For querying, that means… Let’s talk about what it doesn’t mean first. It doesn’t mean bombard the agent with queries. It doesn’t mean if an agent doesn’t get back to you immediately to resend a million queries. What it does mean: build a relationship, if you can. If you get a form reject, a reply isn’t necessarily (and often unwanted), but if an agent rejects pages, write a quick “thank you for your consideration.” Sometimes agents will ask you to get back in touch with them, but when I was querying, if an agent requested pages and I knew what my next project was, I would reply back to a rejection with “Thank you for your consideration! I’m currently working on another project, a novel that’s X meets Y. Would you be interested in taking a look when it’s completed?” Sometimes they’d say thanks, but that’s not right for me. Sometimes they wouldn’t respond. But more often than not, they’d say something like “Sounds interesting! Yes, please query me when it’s ready.” That means you get to write that magic sentence at the top of the next query: “I mentioned that I was working on this novel, and you asked me to get in touch with you when it was completed.” It’s a nice way to stick out in someone’s mind and build a relationship.

7. No response means no – With all the pitches I got every day, I admit that I only responded to those I was interested in. At first I tried replying with a boilerplate “I’m sorry, but I don’t think this pitch is the best for our show,” and nine times out of ten I’d get a response asking why. It’s not my job to tell you how to pitch me. The best PR people understood that I read every email carefully and didn’t get annoyed if I didn’t respond.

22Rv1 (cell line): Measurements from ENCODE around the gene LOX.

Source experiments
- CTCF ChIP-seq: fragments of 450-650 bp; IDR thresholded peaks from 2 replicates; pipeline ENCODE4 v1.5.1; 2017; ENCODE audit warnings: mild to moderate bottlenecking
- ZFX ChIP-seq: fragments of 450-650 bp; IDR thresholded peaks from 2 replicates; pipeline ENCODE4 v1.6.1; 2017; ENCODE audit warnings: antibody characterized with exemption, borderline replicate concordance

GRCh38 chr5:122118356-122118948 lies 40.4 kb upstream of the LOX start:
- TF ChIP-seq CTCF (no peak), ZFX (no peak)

For querying, that means… I have a lot of respect for agents who respond to every query. Frankly, I don’t know how they do it. I often hear writers complain about agents who don’t respond, and I understand—it’s annoying to feel like your query is out there in the void. But agents don’t really owe writers a response and they certainly don’t owe writers a reason for a rejection. Remember: figuring out how to pitch your novel is your job.

8. An amazing pitch can make up for a lot of mistakes – Did we book guests whose pitches were terrible? Who had misspellings or wrote in colored text or included photos? Yes. Because sometimes an amazing pitch would trump other misgivings. Very, very rarely—and it’s not something I would encourage—but when the right idea came along at the right time, I was pretty happy to overlook that someone misspelled my name.
For querying, that means… Your pitch is everything. You can follow all these rules and still end up with a stack of rejections if your pitch isn’t great. Although I would recommend following the rules and having a great pitch, ultimately all the other stuff is window dressing. It’s a sign that you can be professional, follow rules, and pay attention to the market, but none of that matters if the book itself isn’t great.

I hope this helps any queriers out there! If you have any questions, leave them in the comments!

*But I still have stress dreams about it! Last night I dreamed that I was coming back from vacation and my fill-in producer hadn’t booked any guests for the show, so when I sat down for our morning pitch meeting, I had six blank spots on my guest list. I can’t believe I left this job two years ago and it’s still taking a psychological toll…
**Fun story! One time I went on vacation for a week and didn’t check my work email. I came home and booted up the iPod app that had my email account. It could only load 50 emails at once, so as I kept pressing refresh, I asked the then-fiancé how many emails he thought I would get. 300! 400! 500? Not even close. I got 800 emails in a week where everyone in my office knew I was gone. When you send a pitch, that’s what you’re up against.
***Approximate time it took to decide? Less than ten seconds. Seriously, I could read the first sentence and know immediately if it was right or not. Most often--not.